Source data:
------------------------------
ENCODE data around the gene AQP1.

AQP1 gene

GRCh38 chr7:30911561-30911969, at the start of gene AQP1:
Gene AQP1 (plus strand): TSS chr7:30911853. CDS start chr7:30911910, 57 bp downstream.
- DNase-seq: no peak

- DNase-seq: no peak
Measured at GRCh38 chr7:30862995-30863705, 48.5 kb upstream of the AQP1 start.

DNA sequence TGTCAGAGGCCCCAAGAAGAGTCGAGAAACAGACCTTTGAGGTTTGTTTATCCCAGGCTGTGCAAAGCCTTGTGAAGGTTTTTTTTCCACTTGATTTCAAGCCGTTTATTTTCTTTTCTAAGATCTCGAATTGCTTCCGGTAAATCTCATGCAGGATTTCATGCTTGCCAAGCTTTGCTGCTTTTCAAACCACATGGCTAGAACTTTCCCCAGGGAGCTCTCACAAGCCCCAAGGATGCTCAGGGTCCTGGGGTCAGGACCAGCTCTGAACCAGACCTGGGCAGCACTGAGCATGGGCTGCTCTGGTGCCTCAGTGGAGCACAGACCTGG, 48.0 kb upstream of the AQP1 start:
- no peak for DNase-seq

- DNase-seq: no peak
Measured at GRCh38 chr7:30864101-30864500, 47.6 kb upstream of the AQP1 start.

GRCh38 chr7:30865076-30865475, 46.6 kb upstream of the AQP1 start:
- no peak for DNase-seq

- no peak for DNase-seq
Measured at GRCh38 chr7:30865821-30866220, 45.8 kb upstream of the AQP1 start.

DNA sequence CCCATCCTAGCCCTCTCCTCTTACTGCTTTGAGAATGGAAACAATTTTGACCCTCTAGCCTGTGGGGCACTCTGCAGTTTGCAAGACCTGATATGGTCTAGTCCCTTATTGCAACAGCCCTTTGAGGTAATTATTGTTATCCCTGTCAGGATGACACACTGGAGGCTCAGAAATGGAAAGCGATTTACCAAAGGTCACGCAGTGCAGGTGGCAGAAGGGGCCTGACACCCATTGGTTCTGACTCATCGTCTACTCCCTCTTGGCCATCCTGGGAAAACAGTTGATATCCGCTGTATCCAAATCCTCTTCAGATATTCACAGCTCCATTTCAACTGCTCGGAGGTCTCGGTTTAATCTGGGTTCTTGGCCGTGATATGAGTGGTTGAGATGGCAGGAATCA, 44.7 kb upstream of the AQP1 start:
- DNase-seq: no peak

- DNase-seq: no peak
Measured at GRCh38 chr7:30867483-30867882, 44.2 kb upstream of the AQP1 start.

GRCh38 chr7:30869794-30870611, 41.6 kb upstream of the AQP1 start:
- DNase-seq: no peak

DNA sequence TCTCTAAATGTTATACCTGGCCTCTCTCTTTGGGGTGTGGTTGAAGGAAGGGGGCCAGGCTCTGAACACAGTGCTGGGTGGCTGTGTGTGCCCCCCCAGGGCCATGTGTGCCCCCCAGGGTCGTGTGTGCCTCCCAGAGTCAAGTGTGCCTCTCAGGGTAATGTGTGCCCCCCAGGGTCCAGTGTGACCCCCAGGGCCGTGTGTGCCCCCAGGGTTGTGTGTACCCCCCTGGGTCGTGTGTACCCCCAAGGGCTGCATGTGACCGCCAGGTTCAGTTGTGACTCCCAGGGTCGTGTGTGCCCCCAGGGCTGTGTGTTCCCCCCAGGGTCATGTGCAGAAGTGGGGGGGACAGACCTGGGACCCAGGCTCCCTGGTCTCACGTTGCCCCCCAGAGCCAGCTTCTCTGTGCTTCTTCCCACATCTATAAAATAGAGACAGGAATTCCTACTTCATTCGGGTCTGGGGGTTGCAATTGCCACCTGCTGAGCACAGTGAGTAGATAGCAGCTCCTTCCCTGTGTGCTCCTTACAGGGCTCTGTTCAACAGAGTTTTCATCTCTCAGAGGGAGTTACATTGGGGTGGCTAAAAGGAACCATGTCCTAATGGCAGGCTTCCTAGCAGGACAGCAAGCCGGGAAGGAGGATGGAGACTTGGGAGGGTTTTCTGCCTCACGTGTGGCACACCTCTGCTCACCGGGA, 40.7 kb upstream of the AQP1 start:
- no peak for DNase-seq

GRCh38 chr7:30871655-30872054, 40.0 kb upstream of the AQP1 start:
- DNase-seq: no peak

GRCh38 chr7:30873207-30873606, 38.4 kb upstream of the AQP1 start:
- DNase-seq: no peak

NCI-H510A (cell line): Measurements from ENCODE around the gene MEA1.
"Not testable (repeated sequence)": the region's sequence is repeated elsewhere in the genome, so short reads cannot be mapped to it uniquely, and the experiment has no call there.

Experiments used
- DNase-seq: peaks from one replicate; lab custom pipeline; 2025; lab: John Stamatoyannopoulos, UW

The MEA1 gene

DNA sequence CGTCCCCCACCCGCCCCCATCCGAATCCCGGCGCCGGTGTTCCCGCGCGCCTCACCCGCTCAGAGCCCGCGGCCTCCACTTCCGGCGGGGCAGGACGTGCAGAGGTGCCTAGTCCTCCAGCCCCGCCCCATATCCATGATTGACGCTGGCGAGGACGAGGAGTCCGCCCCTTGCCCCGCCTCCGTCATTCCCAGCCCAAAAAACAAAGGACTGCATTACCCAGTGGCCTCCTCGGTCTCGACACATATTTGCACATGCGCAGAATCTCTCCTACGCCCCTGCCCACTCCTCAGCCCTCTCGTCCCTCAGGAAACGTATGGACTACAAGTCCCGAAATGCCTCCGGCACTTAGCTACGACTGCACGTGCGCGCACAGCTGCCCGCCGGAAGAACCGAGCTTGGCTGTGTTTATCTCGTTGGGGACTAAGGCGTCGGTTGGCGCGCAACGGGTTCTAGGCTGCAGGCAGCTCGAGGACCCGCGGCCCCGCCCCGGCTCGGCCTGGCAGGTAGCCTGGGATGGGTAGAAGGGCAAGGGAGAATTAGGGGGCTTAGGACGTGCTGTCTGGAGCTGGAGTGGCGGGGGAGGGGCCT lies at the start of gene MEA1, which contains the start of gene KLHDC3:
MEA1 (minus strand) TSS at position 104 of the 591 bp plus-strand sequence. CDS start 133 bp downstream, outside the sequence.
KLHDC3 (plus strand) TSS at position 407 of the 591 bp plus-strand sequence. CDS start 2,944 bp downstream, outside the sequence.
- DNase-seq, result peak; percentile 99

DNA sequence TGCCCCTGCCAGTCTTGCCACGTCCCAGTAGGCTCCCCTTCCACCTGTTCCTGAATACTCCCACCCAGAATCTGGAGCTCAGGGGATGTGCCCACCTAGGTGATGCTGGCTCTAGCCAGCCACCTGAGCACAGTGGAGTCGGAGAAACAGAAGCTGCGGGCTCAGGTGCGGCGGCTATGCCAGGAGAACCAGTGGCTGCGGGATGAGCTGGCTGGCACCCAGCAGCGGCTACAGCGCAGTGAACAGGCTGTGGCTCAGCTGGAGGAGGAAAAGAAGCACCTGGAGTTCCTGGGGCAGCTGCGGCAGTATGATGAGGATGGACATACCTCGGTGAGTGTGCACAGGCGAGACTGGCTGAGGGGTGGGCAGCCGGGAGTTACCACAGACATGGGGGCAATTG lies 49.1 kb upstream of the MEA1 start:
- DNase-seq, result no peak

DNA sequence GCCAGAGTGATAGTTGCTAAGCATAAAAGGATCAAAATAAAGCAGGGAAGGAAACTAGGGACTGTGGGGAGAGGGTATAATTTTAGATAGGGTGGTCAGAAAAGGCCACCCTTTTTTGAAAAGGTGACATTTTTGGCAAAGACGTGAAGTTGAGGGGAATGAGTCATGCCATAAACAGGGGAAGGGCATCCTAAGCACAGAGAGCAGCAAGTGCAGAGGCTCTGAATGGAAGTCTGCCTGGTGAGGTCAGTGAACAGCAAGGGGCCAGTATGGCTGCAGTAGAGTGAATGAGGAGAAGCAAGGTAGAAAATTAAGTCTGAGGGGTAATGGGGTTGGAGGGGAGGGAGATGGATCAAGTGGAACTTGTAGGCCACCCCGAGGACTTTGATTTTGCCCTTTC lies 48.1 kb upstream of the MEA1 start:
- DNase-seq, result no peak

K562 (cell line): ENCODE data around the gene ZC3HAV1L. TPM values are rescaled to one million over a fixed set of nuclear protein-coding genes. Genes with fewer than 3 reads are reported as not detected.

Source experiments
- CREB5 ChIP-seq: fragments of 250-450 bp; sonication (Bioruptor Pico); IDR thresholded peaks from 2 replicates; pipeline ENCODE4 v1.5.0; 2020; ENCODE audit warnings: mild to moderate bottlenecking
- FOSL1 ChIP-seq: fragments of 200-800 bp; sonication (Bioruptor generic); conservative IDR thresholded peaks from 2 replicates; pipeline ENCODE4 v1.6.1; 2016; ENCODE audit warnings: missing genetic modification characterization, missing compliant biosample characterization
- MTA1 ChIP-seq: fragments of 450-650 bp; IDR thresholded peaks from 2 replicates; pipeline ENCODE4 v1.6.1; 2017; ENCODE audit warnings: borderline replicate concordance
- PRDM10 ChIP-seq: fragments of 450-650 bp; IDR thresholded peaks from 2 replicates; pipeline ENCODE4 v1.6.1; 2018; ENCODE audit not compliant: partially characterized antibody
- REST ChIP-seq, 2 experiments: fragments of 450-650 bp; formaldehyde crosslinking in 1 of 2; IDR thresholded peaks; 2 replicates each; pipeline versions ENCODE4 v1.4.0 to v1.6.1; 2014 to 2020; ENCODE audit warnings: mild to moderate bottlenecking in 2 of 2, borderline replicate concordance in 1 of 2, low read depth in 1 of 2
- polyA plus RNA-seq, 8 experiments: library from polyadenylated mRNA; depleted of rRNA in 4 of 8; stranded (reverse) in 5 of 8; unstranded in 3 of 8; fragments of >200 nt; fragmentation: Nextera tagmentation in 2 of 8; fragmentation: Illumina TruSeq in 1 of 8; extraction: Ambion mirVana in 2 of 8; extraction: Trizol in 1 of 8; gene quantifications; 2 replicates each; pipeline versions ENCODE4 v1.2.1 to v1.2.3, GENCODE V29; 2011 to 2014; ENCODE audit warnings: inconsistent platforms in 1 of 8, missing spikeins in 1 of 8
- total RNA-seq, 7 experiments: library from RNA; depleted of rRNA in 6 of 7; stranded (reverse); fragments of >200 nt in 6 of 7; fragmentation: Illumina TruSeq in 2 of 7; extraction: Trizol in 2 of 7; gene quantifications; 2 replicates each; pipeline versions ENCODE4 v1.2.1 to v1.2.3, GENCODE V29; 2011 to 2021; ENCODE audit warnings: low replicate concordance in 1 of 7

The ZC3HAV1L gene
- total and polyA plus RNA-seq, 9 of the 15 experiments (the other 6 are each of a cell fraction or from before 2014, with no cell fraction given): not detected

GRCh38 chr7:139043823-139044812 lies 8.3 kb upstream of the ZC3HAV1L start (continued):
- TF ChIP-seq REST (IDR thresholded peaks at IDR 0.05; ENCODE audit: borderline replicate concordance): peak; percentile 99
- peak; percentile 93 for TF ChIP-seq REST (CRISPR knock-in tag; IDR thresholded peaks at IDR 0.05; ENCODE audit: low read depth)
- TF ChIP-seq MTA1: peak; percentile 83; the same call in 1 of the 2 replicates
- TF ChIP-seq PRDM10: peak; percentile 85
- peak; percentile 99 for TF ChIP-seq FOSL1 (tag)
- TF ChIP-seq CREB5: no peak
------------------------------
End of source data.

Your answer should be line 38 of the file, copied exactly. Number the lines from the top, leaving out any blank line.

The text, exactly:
- DNase-seq, result no peak